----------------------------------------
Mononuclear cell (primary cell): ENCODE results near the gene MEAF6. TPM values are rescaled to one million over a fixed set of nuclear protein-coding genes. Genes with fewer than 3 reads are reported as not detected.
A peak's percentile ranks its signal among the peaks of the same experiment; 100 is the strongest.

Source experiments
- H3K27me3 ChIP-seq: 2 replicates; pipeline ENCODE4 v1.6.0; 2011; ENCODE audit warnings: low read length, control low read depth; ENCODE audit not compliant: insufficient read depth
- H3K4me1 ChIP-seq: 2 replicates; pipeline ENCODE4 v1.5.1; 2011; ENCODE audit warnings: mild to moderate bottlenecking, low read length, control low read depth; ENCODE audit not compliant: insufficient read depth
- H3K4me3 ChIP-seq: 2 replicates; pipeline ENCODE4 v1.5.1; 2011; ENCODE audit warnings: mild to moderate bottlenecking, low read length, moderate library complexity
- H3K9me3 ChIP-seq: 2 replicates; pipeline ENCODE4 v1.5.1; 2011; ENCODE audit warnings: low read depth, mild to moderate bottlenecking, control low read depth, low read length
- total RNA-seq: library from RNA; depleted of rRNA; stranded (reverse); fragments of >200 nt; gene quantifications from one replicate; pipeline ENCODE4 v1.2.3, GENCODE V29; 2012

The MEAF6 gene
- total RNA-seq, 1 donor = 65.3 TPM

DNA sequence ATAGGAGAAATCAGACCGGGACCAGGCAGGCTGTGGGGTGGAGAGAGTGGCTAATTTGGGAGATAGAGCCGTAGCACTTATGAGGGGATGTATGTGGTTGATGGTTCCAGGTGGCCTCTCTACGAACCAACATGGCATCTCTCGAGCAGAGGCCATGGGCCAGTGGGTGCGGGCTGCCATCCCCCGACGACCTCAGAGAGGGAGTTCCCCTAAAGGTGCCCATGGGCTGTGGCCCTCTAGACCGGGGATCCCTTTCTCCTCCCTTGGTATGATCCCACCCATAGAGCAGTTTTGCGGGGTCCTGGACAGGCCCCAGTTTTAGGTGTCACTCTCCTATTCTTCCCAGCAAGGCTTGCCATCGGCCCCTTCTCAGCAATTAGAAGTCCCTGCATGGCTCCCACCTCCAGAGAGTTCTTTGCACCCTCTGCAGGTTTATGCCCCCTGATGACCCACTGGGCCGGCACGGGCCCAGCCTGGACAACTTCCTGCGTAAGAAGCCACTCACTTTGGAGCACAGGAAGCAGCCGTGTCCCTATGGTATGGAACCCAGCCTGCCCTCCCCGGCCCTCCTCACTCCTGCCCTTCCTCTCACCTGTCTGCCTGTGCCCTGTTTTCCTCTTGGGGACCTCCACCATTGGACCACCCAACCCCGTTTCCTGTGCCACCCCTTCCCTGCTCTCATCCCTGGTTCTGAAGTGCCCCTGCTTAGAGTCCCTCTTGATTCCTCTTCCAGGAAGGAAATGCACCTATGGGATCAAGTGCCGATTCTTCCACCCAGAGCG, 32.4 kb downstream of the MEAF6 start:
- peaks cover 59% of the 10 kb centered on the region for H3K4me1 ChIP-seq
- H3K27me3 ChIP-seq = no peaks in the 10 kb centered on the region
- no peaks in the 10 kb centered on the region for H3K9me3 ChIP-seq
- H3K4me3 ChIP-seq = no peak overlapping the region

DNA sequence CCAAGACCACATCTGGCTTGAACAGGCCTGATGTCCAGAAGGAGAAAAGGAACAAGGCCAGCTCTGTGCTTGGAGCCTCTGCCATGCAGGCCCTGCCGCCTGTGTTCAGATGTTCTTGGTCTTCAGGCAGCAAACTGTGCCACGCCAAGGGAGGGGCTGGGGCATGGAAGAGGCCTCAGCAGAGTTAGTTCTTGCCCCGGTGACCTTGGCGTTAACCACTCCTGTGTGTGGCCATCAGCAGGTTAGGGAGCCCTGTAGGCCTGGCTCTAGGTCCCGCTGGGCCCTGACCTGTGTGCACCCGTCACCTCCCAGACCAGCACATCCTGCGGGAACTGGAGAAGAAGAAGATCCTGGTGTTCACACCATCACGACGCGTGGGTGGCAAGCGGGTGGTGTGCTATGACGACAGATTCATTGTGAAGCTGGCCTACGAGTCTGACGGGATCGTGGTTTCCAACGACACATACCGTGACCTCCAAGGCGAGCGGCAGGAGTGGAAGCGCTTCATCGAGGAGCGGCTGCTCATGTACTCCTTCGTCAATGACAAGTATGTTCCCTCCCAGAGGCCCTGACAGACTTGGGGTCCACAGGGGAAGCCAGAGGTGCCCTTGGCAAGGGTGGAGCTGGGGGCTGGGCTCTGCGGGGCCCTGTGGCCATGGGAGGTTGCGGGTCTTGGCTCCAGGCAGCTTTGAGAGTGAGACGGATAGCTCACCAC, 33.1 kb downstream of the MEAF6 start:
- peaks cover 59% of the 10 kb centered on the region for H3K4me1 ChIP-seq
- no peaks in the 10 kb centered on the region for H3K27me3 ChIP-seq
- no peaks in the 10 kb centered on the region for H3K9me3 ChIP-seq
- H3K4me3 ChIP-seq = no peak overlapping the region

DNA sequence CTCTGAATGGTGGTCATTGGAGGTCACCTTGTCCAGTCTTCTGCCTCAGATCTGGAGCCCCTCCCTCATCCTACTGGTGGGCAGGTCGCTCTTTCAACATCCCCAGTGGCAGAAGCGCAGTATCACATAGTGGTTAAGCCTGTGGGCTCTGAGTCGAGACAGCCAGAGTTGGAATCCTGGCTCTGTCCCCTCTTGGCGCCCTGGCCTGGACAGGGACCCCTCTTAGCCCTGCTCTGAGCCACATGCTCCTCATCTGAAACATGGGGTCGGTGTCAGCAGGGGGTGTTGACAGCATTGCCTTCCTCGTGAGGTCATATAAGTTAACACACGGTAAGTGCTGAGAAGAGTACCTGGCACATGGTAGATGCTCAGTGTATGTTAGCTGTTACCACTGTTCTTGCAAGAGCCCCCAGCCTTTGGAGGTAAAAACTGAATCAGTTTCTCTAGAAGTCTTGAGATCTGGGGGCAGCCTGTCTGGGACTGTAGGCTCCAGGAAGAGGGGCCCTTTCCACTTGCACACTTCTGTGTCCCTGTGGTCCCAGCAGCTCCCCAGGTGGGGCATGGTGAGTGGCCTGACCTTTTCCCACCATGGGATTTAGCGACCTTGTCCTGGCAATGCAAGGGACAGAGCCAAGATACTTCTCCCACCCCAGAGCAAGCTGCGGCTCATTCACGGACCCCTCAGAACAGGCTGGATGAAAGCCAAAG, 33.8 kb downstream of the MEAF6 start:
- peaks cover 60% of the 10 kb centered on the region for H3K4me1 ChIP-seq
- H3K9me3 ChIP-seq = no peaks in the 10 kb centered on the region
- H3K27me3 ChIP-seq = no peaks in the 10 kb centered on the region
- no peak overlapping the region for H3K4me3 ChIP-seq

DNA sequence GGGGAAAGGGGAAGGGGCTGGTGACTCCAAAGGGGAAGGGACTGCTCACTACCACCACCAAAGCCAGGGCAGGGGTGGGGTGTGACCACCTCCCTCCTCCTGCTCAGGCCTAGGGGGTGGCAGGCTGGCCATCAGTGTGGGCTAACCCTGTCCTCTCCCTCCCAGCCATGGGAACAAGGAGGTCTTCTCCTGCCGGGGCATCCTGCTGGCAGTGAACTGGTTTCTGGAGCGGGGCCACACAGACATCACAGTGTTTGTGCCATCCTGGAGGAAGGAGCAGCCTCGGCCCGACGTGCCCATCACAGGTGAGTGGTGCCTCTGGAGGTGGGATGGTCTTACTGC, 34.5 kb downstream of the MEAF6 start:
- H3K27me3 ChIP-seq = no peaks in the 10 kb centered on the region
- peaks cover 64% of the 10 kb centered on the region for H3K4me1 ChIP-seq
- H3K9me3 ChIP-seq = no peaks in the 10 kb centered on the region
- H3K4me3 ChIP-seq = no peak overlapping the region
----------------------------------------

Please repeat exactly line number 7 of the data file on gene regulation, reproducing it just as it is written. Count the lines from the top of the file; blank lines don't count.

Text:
- H3K9me3 ChIP-seq: 2 replicates; pipeline ENCODE4 v1.5.1; 2011; ENCODE audit warnings: low read depth, mild to moderate bottlenecking, control low read depth, low read length